Assuming a relational understanding of the self, I argue that empathy is necessary for individual and cultural recovery from rape. However, gender affects our ability to listen with empathy to rape survivors. For women, the existence of cultural memories discourages empathy either by engendering fear of their own future rape or by provoking sympathy rather than empathy. For men, the lack of cultural memories makes rape what Arendt calls an "unreality," thus diminishing the possibility for empathy. Although empathetic listeningpresents gender (...)
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  29. Claudia Card (2009). In an Abusive State: How Neoliberalism Appropriated the Feminist Movement Against Sexual Violence. By Kristin Bumiller. Hypatia 24 (2):205-208.
  30. Claudia Card (2008). The Paradox of Genocidal Rape Aimed at Enforced Pregnancy. Southern Journal of Philosophy 46 (S1):176-189.
  31. Claudia Card (2004). The Atrocity Paradigm Revisited. Hypatia 19 (4):212 - 222.
    This essay reflects on issues raised by commentators regarding my book, The Atrocity Paradigm: A Theory of Evil (Oxford 2002). They are (1) Robin Schott's observation of the tension between my discussion of forgiveness and of castration fantasies; (2) Bat-Ami Bar On's questions regarding whether evil is ethical, political, or both; (3) Adam Morton's queries regarding the relative seriousness of evils and injustices; and (4) María Pía Lara's concerns regarding what is valuable in Kant's ethics.
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  32. Claudia Card (2002). The Atrocity Paradigm: A Theory of Evil. Oxford University Press.
    What distinguishes evils from ordinary wrongs? Is hatred a necessarily evil? Are some evils unforgivable? Are there evils we should tolerate? What can make evils hard to recognize? Are evils inevitable? How can we best respond to and live with evils? Claudia Card offers a secular theory of evil that responds to these questions and more. Evils, according to her theory, have two fundamental components. One component is reasonably foreseeable intolerable harm -- harm that makes a life indecent and impossible (...)
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  33. Claudia Card (1997). Addendum to "Rape as a Weapon of War". Hypatia 12 (2):216 - 218.
    Learning about martial sex crimes against men has made me rethink some of my ideas about rape as a weapon of war and how to respond to it. Such crimes can be as racist as they are sexist and, in the case of male victims, may be quite simply racist.
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  34. Claudia Card (1996). Rape as a Weapon of War. Hypatia 11 (4):5 - 18.
    This essay examines how rape of women and girls by male soldiers works as a martial weapon. Continuities with other torture and terrorism and with civilian rape are suggested. The inadequacy of past philosophical treatments of the enslavement of war captives is briefly discussed. Social strategies are suggested for responding and a concluding fantasy offered, not entirely social, of a strategy to change the meanings of rape to undermine its use as a martial weapon.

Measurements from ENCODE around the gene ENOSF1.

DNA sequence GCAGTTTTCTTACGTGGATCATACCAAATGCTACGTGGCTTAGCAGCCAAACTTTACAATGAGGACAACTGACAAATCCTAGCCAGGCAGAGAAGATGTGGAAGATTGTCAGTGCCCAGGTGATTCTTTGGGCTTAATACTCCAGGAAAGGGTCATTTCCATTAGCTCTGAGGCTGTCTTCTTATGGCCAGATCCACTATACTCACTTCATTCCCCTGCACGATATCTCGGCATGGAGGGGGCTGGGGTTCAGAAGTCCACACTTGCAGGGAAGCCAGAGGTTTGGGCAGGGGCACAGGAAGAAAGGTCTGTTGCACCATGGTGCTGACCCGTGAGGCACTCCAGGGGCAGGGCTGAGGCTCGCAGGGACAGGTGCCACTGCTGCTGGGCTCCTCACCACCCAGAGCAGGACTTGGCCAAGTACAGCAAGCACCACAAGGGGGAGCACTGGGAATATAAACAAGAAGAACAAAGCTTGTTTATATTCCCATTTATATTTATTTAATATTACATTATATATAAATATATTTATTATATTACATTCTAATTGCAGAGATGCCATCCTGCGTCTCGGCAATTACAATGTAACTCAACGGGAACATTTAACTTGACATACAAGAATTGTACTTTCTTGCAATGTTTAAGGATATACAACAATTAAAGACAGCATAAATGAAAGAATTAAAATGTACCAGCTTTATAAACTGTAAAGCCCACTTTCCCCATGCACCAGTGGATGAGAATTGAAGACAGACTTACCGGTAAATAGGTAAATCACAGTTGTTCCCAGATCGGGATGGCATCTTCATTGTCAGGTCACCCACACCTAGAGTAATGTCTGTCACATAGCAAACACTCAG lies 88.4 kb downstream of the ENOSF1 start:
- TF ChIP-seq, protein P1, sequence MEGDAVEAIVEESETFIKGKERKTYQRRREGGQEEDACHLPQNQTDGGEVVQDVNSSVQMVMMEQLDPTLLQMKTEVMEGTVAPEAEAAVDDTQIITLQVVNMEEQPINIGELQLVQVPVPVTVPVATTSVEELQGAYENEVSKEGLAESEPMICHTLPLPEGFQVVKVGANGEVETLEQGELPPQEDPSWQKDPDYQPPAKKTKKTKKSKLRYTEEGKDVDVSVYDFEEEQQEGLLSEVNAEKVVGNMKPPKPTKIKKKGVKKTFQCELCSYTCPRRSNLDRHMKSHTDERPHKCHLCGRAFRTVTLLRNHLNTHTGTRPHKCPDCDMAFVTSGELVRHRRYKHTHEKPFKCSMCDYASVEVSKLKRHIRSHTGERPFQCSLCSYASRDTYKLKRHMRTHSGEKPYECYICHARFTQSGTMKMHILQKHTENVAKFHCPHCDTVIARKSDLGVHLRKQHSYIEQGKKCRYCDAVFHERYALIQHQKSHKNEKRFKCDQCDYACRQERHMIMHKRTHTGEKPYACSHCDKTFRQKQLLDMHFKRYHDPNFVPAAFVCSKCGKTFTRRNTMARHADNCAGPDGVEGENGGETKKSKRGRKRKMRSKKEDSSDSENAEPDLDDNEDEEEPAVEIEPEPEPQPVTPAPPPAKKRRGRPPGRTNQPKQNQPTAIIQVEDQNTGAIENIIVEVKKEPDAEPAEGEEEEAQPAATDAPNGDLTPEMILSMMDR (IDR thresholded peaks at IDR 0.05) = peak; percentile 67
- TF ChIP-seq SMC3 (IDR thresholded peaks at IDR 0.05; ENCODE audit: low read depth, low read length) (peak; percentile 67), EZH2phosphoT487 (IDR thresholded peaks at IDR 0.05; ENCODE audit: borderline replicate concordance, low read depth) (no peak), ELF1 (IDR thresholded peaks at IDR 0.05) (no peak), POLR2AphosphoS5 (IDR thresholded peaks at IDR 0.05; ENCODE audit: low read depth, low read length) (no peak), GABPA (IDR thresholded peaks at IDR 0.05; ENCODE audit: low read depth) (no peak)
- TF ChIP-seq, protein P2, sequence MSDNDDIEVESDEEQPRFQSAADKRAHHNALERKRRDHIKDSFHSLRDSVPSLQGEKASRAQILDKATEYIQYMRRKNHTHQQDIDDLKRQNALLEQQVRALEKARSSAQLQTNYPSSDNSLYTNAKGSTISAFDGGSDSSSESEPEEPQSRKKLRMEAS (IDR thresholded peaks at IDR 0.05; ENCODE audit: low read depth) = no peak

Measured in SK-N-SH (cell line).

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  35. Mary E. Carr & Alda L. Moettus (2010). Developing a Policy for Sexual Assault Examinations on Incapacitated Patients and Patients Unable to Consent. Journal of Law, Medicine and Ethics 38 (3):647-653.
    Sexual assault examinations consist of a medical evaluation and forensic evidence collection. Usually the patient signs a consent form allowing the examination to occur. Occasionally circumstances exist that render a patient unable to give consent for this examination. Such circumstances include young age, mental health disease, cognitive delay, or drug/alcohol ingestion. This article provides suggestions for developing a policy allowing a sexual assault examination to be conducted without patient consent. A sample of such a policy is provided.
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  36. Diana Fritz Cates (2010). Experiential Narratives of Rape and Torture. Journal of Religious Ethics 38 (1):43-66.
    Many Guatemalan women suffered extreme sexual violence during the latter half of the twentieth century. Learning of this violence can evoke hatred in persons who love and respect women—hatred for the men who perpetrated the violence and also for other men around the world who victimize women in this way. Hatred is a common response to a perceived evil, and it might in some cases be a fitting response, but it is important to subject one's emotions to critical moral reflection. (...)
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  37. Jennifer A. Chandler, Alexandra Mogyoros, Tristana Martin Rubio & Eric Racine (2013). Another Look at the Legal and Ethical Consequences of Pharmacological Memory Dampening: The Case of Sexual Assault. Journal of Law, Medicine and Ethics 41 (4):859-871.
    Research on the use of propranolol as a pharmacological memory dampening treatment for post-traumatic stress disorder is continuing and justifies a second look at the legal and ethical issues raised in the past. We summarize the general ethical and legal issues raised in the literature so far, and we select two for in-depth reconsideration. We address the concern that a traumatized witness may be less effective in a prosecution emerging from the traumatic event after memory dampening treatment. We analyze this (...)